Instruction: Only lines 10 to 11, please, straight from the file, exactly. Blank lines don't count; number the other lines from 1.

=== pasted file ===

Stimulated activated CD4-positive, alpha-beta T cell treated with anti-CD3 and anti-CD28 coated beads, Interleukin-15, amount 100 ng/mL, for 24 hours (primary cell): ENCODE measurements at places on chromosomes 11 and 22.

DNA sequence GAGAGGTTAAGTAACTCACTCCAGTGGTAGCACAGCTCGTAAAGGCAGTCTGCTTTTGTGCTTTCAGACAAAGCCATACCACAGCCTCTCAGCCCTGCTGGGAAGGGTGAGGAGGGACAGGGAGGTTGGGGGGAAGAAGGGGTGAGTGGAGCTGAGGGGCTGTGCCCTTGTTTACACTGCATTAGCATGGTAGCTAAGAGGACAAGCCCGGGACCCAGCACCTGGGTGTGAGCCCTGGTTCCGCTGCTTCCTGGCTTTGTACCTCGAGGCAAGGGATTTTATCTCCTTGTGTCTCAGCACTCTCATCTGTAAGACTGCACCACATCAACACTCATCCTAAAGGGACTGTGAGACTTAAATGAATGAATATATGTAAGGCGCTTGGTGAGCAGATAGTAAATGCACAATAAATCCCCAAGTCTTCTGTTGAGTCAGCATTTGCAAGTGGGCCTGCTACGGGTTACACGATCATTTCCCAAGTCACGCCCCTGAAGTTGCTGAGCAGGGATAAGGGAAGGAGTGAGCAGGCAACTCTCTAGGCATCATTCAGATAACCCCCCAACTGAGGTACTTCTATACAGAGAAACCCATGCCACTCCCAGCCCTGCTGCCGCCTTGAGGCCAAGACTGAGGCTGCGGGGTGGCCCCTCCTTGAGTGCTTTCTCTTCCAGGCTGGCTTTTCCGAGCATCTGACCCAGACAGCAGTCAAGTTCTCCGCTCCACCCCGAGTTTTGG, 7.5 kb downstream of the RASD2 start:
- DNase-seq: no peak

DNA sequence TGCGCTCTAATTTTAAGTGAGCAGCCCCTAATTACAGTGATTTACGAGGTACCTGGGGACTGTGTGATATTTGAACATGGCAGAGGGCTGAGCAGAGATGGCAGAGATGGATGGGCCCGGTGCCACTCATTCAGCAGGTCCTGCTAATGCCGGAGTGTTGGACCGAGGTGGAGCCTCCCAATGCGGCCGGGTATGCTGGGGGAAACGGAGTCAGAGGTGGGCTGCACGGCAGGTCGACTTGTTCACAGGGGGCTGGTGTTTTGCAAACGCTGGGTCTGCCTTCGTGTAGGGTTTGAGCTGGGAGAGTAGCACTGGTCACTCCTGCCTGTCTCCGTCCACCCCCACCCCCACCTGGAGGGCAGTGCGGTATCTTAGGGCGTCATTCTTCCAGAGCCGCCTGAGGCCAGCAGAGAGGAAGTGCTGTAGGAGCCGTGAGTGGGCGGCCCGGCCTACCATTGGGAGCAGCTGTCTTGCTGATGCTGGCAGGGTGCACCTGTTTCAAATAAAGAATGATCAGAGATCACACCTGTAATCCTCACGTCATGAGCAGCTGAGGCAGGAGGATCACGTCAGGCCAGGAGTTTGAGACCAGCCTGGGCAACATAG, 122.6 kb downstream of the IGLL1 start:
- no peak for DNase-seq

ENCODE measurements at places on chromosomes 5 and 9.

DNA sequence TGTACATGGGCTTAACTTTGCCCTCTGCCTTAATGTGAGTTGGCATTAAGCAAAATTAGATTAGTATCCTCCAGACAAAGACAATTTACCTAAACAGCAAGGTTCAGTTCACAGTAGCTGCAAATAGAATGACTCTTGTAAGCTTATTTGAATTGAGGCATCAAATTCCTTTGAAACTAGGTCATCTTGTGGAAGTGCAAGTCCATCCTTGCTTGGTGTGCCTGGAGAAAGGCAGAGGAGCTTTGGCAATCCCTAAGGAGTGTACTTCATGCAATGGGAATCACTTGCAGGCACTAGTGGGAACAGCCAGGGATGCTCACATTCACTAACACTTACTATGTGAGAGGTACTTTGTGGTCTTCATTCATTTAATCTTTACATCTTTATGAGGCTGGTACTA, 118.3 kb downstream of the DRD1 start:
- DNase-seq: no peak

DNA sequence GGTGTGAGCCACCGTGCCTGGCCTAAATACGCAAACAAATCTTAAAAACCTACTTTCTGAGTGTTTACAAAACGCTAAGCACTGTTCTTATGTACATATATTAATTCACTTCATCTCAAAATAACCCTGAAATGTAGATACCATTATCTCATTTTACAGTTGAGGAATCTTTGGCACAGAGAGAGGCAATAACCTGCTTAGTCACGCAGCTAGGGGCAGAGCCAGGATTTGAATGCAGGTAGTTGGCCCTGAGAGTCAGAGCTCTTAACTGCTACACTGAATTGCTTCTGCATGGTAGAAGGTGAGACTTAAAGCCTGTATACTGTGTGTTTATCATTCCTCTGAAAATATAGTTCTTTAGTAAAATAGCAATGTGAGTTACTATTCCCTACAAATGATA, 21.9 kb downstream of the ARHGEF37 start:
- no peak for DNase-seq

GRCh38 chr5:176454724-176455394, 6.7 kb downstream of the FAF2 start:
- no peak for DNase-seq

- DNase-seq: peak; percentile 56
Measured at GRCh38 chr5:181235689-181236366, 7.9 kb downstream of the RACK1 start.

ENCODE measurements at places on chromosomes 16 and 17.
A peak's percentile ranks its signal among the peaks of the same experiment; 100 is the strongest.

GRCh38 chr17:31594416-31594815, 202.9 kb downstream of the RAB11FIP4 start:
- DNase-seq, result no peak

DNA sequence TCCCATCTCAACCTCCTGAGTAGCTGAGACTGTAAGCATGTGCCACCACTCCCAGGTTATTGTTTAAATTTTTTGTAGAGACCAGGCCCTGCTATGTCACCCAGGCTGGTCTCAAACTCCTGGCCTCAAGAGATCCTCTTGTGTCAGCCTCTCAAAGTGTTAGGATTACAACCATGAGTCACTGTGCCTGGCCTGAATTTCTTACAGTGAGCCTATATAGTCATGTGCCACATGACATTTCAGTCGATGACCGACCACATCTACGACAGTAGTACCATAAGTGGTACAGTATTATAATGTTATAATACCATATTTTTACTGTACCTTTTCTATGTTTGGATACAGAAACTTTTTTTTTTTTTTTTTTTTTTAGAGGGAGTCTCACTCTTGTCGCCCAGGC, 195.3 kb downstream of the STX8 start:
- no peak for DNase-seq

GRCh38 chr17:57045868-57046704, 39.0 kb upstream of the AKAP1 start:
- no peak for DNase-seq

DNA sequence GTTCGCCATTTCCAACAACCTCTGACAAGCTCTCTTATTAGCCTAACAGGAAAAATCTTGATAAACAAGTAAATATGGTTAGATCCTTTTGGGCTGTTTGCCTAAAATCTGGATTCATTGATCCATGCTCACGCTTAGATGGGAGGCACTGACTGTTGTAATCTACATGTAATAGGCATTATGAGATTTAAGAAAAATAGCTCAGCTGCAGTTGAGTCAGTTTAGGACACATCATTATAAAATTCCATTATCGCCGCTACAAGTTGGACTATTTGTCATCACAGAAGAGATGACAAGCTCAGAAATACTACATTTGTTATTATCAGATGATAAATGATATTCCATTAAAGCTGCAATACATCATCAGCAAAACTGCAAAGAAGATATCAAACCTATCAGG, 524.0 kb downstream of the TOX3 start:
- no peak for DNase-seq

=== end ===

- no peak for DNase-seq

GRCh38 chr5:176454724-176455394, 6.7 kb downstream of the FAF2 start: